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  4. pnewinks

    pnewinks New Member

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    Hi yes it does I guess what you are saying is, you should apply IATF 16949 elements to all automotive jobs even if your customer has not requested this. I have been on the VDA.6.3 product safety rep course and they insist the same. We are asking our customers to identify all automotive jobs at request for quotations stage. If a customer failed or refused to reveal the final application of a product, where would we stand from an auditors point of view?
     
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  5. pnewinks

    pnewinks New Member

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    Hi thanks for the reply, that's what I thought might be the case but it's great to hear it confirmed.
     
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  6. Golfman25

    Golfman25 Well-Known Member

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    Under the new IATF rules, the standard is applicable to all automotive parts whether your customer requests or not. If you don't know the end use, then it won't be a problem -- leave it out.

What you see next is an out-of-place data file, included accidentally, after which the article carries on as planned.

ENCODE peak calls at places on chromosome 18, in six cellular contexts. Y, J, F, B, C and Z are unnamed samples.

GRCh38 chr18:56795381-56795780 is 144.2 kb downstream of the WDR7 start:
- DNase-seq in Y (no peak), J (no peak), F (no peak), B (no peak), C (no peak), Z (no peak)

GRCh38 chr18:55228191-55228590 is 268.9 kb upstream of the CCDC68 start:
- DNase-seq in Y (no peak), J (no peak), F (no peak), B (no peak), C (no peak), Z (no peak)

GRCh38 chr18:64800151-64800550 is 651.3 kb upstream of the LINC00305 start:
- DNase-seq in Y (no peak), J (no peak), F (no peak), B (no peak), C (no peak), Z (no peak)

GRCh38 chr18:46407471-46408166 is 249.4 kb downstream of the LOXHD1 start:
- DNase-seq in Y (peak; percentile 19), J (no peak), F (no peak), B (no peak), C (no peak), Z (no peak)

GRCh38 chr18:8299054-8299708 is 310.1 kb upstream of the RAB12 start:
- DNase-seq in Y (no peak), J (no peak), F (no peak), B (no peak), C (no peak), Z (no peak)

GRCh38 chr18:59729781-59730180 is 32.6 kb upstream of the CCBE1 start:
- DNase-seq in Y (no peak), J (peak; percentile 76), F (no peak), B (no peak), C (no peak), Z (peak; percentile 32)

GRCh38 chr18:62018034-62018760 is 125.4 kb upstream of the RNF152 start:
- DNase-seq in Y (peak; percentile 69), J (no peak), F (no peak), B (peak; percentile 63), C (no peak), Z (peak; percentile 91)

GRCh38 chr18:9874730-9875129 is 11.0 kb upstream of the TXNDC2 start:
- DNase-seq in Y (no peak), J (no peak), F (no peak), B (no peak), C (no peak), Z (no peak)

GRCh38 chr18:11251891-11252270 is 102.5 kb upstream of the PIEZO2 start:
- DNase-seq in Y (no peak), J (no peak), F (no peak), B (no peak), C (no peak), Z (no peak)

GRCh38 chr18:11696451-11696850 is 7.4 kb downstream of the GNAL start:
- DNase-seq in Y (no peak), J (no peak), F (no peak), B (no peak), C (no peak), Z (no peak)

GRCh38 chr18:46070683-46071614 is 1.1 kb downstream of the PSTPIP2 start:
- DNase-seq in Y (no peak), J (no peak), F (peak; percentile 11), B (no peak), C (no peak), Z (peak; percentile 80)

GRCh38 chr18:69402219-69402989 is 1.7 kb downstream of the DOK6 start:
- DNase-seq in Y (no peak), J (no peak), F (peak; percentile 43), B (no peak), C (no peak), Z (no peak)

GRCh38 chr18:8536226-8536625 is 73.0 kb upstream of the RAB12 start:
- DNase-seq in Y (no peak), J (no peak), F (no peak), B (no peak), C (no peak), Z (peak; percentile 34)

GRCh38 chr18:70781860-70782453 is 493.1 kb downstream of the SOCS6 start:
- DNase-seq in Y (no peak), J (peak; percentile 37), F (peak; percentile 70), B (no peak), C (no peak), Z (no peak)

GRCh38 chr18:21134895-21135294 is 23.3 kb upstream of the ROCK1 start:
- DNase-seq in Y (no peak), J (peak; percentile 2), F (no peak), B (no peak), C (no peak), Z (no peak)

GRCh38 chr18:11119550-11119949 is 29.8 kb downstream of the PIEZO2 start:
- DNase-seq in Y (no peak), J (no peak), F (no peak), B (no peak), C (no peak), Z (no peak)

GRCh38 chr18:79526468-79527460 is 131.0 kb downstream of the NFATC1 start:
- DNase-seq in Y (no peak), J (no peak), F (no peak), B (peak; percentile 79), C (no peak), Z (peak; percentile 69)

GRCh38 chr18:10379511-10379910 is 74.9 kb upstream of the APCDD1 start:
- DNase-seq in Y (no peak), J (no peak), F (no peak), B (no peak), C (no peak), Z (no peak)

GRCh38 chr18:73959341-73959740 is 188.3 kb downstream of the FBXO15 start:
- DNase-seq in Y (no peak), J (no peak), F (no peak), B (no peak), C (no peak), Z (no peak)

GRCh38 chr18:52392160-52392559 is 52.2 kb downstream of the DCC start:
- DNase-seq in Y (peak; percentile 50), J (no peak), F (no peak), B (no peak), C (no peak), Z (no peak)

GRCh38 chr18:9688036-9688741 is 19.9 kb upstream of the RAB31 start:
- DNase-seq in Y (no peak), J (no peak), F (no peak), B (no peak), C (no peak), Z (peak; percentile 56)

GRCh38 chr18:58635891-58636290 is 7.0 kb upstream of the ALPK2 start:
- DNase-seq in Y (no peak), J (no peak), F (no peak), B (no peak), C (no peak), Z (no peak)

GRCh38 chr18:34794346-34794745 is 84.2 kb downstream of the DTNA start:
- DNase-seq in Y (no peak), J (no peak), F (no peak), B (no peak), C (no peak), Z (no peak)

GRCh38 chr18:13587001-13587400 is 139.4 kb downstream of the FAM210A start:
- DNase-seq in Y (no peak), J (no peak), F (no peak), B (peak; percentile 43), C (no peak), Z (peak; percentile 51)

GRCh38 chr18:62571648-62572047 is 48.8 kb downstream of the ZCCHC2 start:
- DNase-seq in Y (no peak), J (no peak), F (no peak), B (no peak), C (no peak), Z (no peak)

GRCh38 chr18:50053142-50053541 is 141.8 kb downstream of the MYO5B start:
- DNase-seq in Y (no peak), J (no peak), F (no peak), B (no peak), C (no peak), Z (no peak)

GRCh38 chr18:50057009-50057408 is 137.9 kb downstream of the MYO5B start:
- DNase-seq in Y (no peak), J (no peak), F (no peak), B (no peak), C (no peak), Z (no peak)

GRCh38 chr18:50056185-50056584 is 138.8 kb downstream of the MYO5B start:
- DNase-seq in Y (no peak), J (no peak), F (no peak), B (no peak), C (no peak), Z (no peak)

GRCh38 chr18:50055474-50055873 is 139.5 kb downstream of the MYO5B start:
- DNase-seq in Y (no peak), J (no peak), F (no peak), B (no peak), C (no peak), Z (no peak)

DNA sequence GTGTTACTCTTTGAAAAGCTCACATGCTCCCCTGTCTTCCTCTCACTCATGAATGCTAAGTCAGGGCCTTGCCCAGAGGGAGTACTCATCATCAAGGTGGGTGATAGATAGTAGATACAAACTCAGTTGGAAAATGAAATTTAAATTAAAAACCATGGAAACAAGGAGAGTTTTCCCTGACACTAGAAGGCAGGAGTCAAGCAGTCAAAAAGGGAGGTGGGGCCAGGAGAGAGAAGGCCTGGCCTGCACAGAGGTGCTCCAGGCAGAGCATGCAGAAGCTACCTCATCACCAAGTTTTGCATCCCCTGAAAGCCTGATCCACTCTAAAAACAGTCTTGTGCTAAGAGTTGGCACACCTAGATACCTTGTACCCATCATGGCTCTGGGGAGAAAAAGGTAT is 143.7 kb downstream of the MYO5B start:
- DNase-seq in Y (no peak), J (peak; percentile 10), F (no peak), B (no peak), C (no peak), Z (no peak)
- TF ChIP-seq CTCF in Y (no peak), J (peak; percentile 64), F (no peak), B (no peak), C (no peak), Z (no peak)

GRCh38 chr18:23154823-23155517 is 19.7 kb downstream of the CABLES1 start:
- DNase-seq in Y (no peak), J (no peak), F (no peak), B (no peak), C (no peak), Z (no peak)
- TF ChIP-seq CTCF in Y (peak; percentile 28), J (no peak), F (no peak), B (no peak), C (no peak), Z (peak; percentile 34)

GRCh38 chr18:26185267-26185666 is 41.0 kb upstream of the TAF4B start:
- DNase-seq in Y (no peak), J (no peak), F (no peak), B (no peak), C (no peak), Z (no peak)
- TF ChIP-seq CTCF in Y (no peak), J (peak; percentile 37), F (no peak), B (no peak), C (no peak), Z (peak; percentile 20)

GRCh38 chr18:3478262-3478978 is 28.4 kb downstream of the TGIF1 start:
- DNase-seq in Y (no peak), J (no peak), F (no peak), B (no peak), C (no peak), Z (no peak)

7. Andy Nichols

    Andy Nichols Moderator Staff Member

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    It's not really a case of the auditors point of view - it's up to you to be very clear what does/doesn't apply to what. When you are confident you have things right, simply (and confidently) demonstrate that. Of course, your documentation will help that story too. Don't let the auditor throw a curved ball by disagreeing because of their opinion.
     
  8. Travis Dutiel

    Travis Dutiel New Member

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    I would like to expand on this question a little bit more, as this is something we are looking into as well.

    What is considered "automotive"? Does a semi trailer count as automotive? How about the Semi Truck? How about travel trailers or RVs?

    If we have only one item number we make that a customer requires us to have IATF for (assuming we have no other automotive products at all), does IATF only apply to that specific item number, or to the processes or lines used to manufacture it?

    Also, if the item we have that a customer is requiring IATF for is not automotive, and we have no other automotive products, can we still apply IATF?